Voices & Choices

Meet the team: Brian Riley

Meet the team: Brian Riley

Hello there! I am Brian Riley, a government major in my second year at Colby College in Maine, and a research intern here for the month of January. I first heard of FairVote last spring, only four days after Tom Brady won his NFL-record sixth Super Bowl, at a talk given by FairVote’s President and CEO Rob Richie. There, I listened intently as I learned about the organization, its mission, and the promising prospect of ranked choice voting -- a process I experienced firsthand while voting in Maine’s 2018 midterm elections. At the time, I recognized the problem of wasted votes and plurality winners in elections featuring three or more candidates, but was unaware of the work that FairVote and others were doing on the issue. I left that talk with an enlightened understanding of RCV, an appreciation for the work that the organization was doing, and a desire to see the system implemented nationally and to help if I could.

Although I go to school in Maine, I have lived my entire life in Belchertown, Massachusetts. Contrary to what one might think, it is not a major manufacturer of carbonated beverages, but is instead named after a colonial governor whose ancestors probably burped a lot. Growing up, I loved playing baseball, and I became an avid runner as a member of my school’s cross country team in high school. I was fortunate to have been indoctrinated into the great world of Boston sports, and have enjoyed watching all the great players and teams the city has had. At Colby, I’ve continued to run as a hobby while also playing on the school’s ultimate frisbee team, and enjoy singing and playing piano when I have the time. And as much as I’ve enjoyed Boston’s success, I have derived almost as much pleasure from watching various New York teams fail.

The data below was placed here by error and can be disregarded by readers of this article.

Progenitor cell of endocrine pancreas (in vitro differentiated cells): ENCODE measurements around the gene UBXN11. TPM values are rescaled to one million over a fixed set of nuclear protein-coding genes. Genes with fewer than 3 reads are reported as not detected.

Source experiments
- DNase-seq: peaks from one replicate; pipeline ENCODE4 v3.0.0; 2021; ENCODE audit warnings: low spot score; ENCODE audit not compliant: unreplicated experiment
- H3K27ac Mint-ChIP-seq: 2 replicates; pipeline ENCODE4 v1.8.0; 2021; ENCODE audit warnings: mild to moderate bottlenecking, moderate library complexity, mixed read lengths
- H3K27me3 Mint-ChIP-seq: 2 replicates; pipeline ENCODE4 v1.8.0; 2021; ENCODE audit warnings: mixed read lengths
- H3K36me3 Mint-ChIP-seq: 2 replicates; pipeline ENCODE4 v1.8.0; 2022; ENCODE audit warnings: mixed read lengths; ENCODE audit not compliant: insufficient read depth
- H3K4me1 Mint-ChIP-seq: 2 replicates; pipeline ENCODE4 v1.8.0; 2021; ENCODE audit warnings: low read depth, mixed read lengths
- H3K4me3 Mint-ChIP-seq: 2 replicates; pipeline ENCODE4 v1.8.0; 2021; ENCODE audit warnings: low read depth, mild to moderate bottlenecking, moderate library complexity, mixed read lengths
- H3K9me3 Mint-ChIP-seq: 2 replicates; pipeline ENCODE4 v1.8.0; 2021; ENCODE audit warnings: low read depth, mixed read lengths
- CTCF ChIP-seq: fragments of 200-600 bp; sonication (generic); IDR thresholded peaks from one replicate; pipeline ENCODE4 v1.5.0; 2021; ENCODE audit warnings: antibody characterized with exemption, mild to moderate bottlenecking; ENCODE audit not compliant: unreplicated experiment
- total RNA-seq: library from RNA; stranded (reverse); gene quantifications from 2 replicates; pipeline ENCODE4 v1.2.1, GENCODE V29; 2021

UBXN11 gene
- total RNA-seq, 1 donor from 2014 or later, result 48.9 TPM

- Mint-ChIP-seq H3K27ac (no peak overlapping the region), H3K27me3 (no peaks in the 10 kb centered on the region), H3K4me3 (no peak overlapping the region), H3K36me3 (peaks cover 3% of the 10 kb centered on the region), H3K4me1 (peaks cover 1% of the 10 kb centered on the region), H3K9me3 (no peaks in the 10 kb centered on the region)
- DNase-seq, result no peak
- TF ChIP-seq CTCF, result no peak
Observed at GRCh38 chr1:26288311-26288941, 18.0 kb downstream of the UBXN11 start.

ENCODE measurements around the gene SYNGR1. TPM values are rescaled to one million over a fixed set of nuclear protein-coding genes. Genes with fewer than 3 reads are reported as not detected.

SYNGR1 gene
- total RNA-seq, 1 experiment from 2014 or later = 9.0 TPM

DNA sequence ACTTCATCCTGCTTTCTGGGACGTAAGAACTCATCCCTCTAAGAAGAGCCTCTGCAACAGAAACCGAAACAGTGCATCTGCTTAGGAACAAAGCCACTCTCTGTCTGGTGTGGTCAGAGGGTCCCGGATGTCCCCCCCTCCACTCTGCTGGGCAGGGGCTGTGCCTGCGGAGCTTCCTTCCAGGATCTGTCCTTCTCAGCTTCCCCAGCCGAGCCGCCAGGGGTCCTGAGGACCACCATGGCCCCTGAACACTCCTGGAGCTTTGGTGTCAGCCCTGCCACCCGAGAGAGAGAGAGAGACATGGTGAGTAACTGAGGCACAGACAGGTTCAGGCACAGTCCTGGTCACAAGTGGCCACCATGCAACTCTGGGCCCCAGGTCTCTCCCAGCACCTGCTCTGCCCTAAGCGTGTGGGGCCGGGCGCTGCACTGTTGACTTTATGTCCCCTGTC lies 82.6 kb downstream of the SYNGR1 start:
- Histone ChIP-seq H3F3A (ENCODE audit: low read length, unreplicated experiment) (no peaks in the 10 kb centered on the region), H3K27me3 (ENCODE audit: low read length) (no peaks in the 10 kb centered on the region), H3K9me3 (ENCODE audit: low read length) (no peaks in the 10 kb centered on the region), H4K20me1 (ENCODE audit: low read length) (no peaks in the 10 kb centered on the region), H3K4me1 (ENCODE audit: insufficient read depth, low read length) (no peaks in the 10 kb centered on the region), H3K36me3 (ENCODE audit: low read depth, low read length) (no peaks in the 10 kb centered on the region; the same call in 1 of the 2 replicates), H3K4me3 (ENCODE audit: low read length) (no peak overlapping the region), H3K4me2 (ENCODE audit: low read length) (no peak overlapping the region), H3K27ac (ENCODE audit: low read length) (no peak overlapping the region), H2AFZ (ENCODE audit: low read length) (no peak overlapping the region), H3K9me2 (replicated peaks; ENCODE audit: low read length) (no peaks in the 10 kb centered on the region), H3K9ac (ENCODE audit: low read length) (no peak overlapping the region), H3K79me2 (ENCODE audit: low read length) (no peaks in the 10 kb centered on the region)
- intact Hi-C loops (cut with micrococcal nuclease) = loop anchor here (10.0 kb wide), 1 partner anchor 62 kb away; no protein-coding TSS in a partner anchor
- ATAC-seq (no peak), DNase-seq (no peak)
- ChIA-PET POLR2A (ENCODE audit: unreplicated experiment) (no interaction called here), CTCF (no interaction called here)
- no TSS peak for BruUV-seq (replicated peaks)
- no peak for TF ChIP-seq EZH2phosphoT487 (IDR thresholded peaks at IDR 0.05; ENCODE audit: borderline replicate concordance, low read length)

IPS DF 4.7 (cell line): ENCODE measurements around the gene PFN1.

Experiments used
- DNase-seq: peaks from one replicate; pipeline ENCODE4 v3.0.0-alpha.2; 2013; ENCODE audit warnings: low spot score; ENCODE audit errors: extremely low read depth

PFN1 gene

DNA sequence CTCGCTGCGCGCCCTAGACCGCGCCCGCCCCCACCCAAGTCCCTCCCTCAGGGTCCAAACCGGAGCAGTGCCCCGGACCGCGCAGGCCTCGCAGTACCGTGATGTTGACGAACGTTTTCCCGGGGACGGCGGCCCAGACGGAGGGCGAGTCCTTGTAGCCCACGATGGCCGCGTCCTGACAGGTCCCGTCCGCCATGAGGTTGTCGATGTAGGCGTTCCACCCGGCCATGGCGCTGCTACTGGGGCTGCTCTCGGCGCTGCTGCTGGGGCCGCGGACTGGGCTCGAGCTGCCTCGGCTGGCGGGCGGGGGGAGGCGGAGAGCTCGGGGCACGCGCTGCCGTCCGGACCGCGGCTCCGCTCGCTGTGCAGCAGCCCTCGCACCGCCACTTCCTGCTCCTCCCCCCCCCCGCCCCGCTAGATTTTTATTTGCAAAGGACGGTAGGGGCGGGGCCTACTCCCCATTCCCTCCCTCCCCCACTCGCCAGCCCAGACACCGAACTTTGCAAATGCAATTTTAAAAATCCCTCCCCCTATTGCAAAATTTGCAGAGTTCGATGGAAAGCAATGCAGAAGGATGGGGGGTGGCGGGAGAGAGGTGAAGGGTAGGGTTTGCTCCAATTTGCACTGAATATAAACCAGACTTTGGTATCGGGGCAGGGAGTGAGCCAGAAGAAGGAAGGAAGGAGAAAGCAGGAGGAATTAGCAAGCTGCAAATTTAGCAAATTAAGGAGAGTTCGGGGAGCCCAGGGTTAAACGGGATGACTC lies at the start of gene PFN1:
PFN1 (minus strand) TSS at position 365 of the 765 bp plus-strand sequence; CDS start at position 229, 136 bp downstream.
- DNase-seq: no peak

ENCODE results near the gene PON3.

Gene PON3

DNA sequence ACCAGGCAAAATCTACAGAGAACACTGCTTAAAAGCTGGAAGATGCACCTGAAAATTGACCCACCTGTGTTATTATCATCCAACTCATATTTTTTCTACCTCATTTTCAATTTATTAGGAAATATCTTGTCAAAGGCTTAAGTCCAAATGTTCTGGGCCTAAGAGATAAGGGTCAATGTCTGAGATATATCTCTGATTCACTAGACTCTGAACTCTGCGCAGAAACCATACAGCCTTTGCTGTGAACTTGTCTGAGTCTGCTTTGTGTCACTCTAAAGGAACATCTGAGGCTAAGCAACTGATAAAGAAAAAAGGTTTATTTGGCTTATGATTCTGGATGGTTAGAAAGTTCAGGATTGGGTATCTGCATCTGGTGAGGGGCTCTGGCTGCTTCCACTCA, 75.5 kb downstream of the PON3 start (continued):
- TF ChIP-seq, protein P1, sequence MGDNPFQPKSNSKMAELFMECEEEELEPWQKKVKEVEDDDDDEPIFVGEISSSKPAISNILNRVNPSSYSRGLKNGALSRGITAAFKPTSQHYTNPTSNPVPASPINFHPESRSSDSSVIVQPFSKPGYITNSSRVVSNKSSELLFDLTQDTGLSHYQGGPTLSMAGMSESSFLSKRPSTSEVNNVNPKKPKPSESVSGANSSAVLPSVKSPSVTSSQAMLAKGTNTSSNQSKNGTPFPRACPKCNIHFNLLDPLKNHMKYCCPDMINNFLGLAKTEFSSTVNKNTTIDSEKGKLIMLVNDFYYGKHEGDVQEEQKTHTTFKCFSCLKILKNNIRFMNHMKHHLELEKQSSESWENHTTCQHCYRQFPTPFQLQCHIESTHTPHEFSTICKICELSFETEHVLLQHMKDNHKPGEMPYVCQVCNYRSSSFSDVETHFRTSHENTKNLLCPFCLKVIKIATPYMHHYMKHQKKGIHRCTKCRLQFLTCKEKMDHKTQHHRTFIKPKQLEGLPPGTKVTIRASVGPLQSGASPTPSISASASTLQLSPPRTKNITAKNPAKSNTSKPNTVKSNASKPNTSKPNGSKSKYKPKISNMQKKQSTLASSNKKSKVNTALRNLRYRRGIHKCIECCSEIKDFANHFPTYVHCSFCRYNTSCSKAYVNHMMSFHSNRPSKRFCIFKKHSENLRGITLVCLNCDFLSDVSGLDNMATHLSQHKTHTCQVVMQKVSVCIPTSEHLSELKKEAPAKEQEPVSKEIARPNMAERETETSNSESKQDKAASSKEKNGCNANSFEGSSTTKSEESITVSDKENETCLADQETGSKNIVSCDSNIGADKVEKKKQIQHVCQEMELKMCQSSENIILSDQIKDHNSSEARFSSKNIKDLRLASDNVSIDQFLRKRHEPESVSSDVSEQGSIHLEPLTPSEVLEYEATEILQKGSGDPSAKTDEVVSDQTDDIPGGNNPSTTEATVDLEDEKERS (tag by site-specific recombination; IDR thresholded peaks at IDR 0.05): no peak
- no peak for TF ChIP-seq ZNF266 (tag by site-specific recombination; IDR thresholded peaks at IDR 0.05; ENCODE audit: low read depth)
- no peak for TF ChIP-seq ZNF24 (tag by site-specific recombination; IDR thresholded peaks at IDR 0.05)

Academically, I have been interested in history for as long as I can remember having any academic interest at all, but I developed a special fondness for both the history of the United States and of antiquity, specifically the histories of ancient Greece and Rome. As I learned more about the politics and thought of people living thousands of years ago, I grew more interested in those of today. And, as I looked more and more at the present state of American politics, I recognized the need to improve them. As fun as tribalism can be in sports, its presence in contemporary politics is disturbing. This tribalism is one of the many stains on modern American democracy, and it is only one of many unfortunate factors contributing to the extreme partisanship and dysfunction facing the nation. 

I believe that the current political climate calls for active engagement rather than passive indifference. There exists in America the widespread fallacy that government and politics is one giant waste of time, and it has led many to approach it apathetically and nihilistically. What results is flawed understandings and uninformed clichés about what is actually going on in government, and nuance is ignored completely. Moreover, such behavior surrenders what power individuals do have into the hands of those who have the motivation and power to, for better or worse, pay attention and act within the system. I think it necessary that I not sit idly by, and decided to involve myself in whatever way I could. I’m glad to have the chance to do so with FairVote.

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